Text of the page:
There has been an anxious response from the schools sector to plans that could see teachers and other education professionals jailed if they fail to protect children from sexual exploitation.
Prime minister David Cameron unveiled a package of new measures to tackle the child sexual exploitation crisis that has hit a number of towns and cities across the country.
His core proposal is to make it a criminal offence for teachers, education staff, councillors, and social workers to “wilfully neglect” victims of (and those at risk of) child sexual abuse. Those found to be guilty could face up to five years in jail.
Very little detail has been revealed of what the law would entail, but the plan would see an extension of the criminal offence of “wilful neglect” of patients that was introduced last year.
It comes after revelations last year of widespread sexual abuse and exploitation in Rotherham, where it is estimated that at least 1,400 children were sexually abused over a number of years.
Exploitation scandals have also been uncovered in Oxfordshire and elsewhere around the country in recent years.
While welcoming the intention behind the plans, teachers and school leaders this week expressed concern about the “wilful neglect” proposal.
Chris Keates, general secretary of the NASUWT, said that teachers were already subject to “a range of statutory provisions and disciplinary procedures which govern their conduct”.
She added: “Seeking to ratchet up the pressure on them and on others by threats of criminal action may make headlines but it is no substitute for the support schools need in seeking to address this highly complex and difficult aspect of their responsibilities and should not deflect from the responsibility government has to ensure that there is a coherent system of properly resourced children’s services, of which schools are an integral part.”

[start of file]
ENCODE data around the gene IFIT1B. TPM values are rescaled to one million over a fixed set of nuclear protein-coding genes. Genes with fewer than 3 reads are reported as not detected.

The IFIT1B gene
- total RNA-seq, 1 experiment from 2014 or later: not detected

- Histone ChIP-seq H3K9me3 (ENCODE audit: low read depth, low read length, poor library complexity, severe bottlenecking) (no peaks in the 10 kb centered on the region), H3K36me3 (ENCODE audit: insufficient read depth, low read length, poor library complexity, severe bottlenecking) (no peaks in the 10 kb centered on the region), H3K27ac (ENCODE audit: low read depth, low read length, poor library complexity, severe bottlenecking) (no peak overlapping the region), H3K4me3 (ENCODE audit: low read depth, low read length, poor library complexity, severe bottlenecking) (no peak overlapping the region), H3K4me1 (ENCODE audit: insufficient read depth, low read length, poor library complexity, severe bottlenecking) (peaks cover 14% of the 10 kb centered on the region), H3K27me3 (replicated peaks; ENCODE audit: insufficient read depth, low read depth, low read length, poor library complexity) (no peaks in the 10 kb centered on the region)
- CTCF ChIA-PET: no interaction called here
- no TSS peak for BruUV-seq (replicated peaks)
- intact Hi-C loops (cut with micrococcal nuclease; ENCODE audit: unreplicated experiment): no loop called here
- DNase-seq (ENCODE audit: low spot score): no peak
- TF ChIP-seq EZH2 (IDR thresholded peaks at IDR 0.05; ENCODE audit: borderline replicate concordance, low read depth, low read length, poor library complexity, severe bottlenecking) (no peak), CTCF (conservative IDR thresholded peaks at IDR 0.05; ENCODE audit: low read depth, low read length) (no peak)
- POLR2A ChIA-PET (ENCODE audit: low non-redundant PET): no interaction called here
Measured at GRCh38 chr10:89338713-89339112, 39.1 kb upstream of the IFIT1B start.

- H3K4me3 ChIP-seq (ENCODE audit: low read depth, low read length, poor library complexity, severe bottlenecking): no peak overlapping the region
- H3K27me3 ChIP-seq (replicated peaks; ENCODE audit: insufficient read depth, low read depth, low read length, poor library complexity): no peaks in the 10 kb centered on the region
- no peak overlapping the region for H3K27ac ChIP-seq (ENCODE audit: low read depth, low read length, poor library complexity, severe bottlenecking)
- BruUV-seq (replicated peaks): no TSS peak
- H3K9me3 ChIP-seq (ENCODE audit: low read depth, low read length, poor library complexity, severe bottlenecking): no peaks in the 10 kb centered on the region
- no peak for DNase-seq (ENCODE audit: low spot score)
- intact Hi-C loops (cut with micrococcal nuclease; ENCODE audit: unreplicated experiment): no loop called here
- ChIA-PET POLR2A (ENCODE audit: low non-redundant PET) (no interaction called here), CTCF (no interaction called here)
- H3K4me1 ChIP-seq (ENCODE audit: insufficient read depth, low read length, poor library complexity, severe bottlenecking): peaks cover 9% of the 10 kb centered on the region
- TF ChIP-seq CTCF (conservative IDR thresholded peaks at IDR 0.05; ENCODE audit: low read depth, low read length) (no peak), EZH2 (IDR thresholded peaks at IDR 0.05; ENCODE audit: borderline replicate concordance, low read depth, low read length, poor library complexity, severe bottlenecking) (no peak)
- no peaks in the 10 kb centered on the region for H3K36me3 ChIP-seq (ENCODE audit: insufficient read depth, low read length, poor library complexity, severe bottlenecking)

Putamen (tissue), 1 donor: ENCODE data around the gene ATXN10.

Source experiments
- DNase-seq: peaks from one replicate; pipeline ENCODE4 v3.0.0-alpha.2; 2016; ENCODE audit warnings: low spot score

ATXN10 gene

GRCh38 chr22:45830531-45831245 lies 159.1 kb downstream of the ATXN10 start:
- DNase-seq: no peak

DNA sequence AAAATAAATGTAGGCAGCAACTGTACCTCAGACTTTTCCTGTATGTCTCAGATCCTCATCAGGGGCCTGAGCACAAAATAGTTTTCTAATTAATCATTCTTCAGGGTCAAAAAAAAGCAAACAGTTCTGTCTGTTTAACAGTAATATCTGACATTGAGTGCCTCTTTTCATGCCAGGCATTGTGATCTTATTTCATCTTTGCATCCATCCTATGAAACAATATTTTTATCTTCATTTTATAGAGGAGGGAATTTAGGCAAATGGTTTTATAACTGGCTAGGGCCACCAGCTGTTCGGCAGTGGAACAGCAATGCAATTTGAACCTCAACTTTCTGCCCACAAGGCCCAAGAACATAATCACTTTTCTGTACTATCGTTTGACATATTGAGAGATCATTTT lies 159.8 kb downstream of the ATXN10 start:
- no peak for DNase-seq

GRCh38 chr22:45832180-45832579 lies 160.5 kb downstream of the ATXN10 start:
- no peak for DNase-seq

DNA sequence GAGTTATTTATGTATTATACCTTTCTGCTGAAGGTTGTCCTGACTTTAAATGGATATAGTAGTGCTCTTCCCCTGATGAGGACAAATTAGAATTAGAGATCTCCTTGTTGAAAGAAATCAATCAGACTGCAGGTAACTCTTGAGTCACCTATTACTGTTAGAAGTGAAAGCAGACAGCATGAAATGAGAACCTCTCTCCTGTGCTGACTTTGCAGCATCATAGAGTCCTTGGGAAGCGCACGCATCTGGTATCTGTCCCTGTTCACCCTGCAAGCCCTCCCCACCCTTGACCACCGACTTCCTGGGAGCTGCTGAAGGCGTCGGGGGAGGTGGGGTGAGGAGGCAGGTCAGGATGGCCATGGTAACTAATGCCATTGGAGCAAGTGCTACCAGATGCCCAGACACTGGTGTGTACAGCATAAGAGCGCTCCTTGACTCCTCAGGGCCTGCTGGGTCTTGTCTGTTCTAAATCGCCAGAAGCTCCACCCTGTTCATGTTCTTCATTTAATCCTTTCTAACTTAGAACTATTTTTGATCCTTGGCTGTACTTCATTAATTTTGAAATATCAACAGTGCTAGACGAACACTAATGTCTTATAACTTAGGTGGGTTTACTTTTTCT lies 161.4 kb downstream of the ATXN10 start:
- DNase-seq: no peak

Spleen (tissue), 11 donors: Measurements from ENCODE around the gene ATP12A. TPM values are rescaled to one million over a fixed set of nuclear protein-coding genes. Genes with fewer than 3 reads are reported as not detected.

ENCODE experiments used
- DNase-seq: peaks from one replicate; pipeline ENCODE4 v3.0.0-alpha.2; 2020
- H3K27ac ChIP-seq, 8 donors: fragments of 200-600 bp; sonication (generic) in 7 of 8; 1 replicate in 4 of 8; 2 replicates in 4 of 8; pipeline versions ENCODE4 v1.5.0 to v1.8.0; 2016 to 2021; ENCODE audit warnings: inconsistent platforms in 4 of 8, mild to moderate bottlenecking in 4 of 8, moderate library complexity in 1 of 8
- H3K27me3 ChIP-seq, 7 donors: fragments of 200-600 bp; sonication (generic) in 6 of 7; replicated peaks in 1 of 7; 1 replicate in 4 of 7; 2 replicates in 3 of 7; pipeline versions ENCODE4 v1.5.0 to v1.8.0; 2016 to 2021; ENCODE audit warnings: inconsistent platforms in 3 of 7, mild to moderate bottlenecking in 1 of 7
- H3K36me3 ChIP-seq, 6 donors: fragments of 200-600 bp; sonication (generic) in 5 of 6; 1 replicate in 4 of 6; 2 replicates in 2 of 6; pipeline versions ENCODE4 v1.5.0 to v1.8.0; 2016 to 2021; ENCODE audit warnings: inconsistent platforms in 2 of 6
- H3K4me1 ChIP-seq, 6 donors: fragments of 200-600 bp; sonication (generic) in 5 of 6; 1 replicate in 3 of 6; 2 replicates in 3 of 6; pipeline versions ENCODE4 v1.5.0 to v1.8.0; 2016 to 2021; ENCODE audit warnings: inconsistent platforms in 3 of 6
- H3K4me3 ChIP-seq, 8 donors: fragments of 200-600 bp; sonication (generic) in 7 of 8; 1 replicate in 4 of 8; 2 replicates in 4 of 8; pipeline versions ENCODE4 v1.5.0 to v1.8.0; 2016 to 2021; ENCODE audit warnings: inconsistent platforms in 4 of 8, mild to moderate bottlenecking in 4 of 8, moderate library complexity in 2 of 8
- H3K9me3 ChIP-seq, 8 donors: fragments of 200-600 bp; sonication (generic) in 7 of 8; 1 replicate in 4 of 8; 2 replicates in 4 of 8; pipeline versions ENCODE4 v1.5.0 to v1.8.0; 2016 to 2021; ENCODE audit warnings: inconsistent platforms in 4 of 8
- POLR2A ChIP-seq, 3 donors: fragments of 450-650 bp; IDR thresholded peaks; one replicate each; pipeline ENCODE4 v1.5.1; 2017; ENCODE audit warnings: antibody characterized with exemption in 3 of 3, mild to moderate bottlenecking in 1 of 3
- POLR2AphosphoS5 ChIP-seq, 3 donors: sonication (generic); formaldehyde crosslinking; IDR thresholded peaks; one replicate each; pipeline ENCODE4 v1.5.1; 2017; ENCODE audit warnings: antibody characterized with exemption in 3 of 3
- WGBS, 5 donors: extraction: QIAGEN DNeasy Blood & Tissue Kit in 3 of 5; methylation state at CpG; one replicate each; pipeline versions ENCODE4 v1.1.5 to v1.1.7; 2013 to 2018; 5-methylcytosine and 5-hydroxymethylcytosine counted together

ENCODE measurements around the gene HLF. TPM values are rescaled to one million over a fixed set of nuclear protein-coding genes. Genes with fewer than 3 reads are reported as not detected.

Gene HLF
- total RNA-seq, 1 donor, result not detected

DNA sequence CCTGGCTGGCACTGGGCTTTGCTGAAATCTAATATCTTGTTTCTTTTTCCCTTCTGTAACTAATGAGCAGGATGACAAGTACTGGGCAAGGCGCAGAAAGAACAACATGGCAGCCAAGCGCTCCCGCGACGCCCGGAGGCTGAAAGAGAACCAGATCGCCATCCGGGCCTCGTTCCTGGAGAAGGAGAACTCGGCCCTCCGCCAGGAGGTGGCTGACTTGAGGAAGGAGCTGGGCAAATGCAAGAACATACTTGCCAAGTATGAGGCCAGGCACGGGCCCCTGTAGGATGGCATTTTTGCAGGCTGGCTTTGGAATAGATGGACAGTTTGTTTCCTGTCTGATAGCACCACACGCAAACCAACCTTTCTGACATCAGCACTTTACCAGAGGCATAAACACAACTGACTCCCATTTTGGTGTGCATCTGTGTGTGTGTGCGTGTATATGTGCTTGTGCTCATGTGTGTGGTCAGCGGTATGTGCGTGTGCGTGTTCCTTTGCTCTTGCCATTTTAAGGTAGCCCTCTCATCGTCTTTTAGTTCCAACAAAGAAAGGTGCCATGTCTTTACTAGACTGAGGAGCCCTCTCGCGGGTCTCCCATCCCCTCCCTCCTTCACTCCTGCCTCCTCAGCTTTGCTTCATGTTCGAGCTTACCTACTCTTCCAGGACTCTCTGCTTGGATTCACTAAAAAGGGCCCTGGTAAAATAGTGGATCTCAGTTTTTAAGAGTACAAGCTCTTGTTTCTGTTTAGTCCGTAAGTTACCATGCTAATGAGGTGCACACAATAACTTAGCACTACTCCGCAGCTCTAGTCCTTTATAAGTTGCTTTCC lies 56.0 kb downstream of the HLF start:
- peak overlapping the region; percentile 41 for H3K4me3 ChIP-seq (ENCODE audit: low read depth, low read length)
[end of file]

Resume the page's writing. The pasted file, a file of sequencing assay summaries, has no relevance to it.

Brian Lightman, general secretary of the Association of School and College Leaders, echoed this concern. He said: “There are robust professional systems in place in schools and colleges to ensure that staff report suspicions and it is unnecessary and counter-productive to threaten them with jail sentences.
“The unintended consequence could be that teachers are scared into over-reporting and that this leads to a flood of referrals to social services departments which are already struggling with workloads.”
Elsewhere, the proposals include a new national whistle-blowing helpline for the reporting of bad practice, a new Child Sexual Abuse Taskforce, and new “joint health, police and education inspections”.
Child sexual abuse is also to be prioritised as a “national threat”, so that it will rank alongside issues such as organised crime. This will mean that police services have a duty to collaborate across boundaries and share resources and intelligence to tackle it.
The new proposals will be put out for consultation, the government has said.
Unveiling the plans, Mr Cameron said: “We have all been appalled at the abuse suffered by so many young girls in Rotherham and elsewhere across the country. Children were ignored, sometimes even blamed, and issues were swept under the carpet – often because of a warped and misguided sense of political correctness. That culture of denial which let them down so badly must be eradicated.
“I am sending an unequivocal message that professionals who fail to protect children will be held properly accountable and council bosses who preside over such catastrophic failure will not see rewards for that failure.” Photo: iStock